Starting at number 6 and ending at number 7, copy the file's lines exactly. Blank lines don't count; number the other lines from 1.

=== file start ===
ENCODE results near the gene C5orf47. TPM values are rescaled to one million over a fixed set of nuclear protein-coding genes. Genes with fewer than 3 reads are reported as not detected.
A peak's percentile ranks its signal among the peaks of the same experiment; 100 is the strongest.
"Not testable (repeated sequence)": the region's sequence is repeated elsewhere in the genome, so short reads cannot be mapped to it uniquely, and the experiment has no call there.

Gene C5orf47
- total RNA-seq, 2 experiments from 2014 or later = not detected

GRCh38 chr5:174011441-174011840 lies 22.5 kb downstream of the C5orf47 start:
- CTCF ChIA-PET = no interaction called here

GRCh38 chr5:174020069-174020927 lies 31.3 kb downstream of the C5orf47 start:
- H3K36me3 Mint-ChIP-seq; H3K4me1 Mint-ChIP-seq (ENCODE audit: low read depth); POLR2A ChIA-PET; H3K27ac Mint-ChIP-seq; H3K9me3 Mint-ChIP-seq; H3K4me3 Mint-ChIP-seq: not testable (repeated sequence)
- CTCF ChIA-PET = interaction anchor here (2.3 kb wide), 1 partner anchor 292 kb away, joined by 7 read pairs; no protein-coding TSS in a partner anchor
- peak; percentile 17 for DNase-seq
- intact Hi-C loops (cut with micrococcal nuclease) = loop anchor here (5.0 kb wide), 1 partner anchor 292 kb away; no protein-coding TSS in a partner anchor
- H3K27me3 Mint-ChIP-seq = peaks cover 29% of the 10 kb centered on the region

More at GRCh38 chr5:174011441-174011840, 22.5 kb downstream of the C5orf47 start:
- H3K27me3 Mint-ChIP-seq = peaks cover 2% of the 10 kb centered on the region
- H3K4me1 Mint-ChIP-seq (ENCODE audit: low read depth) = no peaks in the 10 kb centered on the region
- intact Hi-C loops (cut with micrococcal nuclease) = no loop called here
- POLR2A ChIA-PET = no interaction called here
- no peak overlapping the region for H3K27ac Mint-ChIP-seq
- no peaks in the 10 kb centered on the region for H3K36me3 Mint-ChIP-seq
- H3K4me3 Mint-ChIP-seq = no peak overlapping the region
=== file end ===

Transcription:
GRCh38 chr5:174011441-174011840 lies 22.5 kb downstream of the C5orf47 start:
- CTCF ChIA-PET = no interaction called here